Not every summer release will hit the multiplex with hundreds of millions of dollars of marketing and various fast-food tie-ins behind it. Many won’t even hit enough screens to qualify as a “wide release.”
But summer is a big season at your local arthouse theater too, where the race to find a movie that successfully counterprograms superhero bombast and lures in an audience that wants something a little more down-to-earth is already on in earnest. (After all, the arthouse megahit My Big Fat Greek Wedding broke out over the summer of 2002 but actually debuted in April.)
These dramas and comedies are typically lacking in effects budgets and other frippery, and many of them will sink without a trace. But if past summers are any indication, at least a couple of these will break out — if only among the sorts of folks who patronize your local Landmark. And if we’re lucky, some of them will be among the best movies of the year. Check out these 17 smaller, under-the-radar releases if you want a break from the summer heat and the blockbuster shenanigans.
Tully (May 4)
For Tully, director Jason Reitman and screenwriter Diablo Cody teamed up for the third time (their other two projects were Juno and Young Adult) to tell the story of Marlo (Charlize Theron), who’s exhausted after the birth of her third child, and the night nurse, Tully (Mackenzie Davis), who seems like an angel sent straight from heaven. Things, of course, do not go as planned. —Alissa Wilkinson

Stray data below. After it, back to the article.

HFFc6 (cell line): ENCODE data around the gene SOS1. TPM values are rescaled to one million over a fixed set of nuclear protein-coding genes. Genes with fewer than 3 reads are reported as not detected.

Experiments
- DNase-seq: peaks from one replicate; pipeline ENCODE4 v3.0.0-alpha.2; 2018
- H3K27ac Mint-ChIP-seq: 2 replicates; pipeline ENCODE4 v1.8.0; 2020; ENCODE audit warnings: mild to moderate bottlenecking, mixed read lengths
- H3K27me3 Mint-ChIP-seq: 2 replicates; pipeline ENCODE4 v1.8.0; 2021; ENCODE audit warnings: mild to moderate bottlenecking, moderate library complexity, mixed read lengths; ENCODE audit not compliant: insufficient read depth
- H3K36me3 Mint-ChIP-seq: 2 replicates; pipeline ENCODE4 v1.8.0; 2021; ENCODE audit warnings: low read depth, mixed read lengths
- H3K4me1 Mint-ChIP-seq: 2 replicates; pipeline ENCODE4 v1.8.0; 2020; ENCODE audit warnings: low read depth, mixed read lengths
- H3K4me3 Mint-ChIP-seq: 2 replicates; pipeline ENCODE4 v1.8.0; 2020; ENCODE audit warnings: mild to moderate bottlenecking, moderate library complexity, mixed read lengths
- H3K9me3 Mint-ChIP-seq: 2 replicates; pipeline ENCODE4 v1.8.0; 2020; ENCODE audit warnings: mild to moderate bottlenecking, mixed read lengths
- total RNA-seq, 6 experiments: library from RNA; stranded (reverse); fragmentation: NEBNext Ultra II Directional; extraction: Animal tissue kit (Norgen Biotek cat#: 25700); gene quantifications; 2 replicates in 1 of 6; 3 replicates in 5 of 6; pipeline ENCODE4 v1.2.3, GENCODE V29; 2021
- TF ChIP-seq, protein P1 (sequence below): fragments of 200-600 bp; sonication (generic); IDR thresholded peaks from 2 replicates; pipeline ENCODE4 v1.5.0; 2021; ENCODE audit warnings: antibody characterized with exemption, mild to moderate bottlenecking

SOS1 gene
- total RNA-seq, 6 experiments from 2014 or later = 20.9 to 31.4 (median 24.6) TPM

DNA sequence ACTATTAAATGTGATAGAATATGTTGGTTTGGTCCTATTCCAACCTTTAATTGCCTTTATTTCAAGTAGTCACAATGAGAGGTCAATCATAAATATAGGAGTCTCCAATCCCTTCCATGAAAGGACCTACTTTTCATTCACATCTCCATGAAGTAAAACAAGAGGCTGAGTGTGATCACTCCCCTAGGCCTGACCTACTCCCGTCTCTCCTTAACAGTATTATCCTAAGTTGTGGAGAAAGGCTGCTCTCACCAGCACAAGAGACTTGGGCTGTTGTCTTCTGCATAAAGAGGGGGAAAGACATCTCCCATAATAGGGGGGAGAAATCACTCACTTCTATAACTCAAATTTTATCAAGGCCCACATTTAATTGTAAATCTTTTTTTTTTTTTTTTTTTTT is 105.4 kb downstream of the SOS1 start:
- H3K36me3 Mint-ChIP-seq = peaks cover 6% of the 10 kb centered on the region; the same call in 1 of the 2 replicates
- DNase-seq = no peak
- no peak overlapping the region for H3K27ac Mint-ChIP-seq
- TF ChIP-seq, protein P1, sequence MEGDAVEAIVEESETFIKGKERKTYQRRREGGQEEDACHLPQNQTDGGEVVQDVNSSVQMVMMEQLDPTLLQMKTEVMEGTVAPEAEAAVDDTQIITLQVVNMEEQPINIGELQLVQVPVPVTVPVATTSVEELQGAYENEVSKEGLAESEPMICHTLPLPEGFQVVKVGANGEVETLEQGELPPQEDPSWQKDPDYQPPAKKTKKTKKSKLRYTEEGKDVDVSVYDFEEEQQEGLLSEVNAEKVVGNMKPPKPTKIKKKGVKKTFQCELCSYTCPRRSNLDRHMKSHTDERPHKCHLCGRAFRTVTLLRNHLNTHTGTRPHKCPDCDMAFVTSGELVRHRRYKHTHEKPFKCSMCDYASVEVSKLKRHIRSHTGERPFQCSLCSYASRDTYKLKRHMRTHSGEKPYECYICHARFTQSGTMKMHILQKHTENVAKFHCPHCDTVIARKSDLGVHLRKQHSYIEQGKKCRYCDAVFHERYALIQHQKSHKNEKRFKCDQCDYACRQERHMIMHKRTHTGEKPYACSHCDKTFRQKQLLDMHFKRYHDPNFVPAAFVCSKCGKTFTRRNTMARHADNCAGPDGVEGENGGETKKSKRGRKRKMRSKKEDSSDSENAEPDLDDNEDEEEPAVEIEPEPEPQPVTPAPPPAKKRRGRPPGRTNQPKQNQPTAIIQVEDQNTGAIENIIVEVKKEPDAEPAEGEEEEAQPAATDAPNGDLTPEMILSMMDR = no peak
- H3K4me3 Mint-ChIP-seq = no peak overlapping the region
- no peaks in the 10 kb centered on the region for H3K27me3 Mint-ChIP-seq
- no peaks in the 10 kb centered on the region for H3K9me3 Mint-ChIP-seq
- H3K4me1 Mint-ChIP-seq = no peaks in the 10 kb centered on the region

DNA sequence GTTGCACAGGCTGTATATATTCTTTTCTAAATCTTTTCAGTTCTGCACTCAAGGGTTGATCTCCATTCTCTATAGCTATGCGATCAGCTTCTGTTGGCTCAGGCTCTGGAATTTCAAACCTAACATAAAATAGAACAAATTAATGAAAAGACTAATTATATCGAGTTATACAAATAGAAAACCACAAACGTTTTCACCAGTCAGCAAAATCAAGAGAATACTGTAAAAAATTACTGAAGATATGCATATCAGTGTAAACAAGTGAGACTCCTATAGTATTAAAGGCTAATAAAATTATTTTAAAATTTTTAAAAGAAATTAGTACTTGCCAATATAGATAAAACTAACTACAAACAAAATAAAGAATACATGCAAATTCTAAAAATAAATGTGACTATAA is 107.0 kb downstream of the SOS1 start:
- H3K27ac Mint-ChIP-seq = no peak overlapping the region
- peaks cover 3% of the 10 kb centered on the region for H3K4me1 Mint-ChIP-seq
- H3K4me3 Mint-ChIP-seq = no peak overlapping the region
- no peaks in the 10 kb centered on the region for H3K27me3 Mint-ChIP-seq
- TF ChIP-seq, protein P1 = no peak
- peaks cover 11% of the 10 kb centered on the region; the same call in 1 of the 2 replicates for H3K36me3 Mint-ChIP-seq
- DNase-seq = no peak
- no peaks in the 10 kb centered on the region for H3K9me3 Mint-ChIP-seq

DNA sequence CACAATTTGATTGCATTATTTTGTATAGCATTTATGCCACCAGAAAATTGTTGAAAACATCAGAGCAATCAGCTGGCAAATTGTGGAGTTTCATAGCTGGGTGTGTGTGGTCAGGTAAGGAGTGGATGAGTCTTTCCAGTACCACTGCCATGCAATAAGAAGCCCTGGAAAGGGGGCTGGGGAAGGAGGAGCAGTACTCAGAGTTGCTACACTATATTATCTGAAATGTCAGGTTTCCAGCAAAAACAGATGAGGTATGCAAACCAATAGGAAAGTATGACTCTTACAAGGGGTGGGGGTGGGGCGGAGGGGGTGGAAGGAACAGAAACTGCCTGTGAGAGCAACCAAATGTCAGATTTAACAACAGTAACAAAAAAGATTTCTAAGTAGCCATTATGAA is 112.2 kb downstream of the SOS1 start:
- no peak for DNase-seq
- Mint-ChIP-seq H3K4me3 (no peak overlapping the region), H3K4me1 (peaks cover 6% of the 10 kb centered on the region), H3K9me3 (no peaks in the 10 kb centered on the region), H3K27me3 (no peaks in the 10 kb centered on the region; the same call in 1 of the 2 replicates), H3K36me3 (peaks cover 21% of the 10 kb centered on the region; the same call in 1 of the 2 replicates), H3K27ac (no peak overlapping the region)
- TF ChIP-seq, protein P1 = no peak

On Chesil Beach (May 18)
Based on Ian McEwan’s novel of the same name, On Chesil Beach stars Saoirse Ronan and Billy Howle as newly married virgins in 1962 who find their wedding night complicated by their romance colliding with their personal and societal mores around sex. The film’s narrative structure doesn’t totally work (there are a lot of flashbacks), but it’s funny, heartbreaking, and candid in ways that feel very authentic. —AW
The Tale (May 26 on HBO)
Jennifer Fox is best known as a documentarian, but for The Tale she goes scripted to transform her own harrowing story of being molested as a 13-year-old into a sensitive, beautiful feature that cuts across the most difficult conversations we’re having as a country. Laura Dern plays the grown-up version of Fox as she’s slowly forced to grapple with the fact that the relationship she once had with her 40-year-old swim coach wasn’t a relationship between two consenting adults; the film is about her struggle to find her place in her own story. Is she a victim? A survivor? A heroine? The Tale isn’t a film that wears its importance on its sleeve. But it feels prescient, almost prophetic. —AW
Won’t You Be My Neighbor? (June 8)